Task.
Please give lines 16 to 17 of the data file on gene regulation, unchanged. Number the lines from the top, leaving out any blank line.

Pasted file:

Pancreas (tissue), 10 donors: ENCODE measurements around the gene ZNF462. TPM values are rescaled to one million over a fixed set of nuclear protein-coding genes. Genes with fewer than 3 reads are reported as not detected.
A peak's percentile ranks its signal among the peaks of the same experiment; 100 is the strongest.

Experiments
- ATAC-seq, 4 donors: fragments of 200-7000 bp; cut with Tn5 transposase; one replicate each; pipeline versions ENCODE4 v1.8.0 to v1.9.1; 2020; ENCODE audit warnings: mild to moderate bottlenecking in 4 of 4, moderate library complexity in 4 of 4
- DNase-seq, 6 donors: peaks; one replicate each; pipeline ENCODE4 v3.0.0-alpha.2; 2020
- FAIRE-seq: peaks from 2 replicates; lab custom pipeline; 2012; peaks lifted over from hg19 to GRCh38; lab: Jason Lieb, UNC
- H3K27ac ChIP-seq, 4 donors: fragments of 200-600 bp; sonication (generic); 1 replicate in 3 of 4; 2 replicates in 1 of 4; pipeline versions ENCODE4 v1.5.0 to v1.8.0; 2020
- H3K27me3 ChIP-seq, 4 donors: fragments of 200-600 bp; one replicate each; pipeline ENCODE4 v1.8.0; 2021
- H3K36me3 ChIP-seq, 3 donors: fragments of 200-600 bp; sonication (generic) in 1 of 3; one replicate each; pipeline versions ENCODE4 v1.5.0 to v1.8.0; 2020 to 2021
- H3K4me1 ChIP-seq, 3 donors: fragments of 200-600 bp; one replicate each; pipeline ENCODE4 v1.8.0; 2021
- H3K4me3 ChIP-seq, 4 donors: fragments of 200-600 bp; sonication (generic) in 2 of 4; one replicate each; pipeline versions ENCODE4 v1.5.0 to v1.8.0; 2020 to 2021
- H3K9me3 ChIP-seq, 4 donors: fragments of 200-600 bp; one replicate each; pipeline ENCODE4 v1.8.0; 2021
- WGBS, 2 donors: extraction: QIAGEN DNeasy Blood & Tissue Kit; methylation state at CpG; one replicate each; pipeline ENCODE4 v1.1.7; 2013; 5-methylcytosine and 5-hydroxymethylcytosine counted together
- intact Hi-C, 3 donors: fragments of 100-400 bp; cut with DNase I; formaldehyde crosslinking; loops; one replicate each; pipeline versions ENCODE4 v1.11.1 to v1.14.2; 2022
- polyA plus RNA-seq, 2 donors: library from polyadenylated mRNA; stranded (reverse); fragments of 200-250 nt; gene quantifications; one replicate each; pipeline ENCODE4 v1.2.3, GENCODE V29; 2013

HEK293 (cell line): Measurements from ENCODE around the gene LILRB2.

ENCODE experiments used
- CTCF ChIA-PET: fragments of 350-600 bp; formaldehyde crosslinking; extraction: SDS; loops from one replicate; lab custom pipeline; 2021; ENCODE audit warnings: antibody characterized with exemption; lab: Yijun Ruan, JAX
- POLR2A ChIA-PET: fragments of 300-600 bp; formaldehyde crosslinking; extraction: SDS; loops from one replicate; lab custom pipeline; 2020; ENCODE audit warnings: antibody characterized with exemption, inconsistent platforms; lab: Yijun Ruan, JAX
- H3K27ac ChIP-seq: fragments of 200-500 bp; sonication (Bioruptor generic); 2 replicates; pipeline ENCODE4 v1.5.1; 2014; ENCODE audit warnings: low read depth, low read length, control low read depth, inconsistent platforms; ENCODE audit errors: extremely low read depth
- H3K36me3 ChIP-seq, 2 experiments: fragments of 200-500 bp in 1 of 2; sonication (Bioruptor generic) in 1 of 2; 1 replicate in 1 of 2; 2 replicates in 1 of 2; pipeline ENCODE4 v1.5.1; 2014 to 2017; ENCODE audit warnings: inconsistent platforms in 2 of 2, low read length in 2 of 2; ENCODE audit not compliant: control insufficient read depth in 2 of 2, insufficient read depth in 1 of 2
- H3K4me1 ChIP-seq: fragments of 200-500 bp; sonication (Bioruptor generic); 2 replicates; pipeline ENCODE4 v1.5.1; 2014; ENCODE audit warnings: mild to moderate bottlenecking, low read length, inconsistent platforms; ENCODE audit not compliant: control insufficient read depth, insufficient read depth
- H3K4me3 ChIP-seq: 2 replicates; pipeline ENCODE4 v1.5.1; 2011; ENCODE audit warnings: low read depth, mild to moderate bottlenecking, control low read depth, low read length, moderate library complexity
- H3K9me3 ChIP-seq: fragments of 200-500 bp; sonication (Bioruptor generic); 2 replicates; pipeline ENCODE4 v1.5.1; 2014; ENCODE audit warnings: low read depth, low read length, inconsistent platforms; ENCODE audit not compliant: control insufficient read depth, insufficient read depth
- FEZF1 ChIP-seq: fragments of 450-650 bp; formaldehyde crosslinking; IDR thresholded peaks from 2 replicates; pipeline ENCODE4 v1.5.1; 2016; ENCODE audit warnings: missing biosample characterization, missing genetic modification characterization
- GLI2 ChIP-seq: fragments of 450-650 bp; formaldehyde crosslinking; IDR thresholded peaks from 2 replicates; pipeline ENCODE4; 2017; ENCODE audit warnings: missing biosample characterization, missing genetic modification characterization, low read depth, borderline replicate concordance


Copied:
HEK293 (cell line): Measurements from ENCODE around the gene LILRB2.

ENCODE experiments used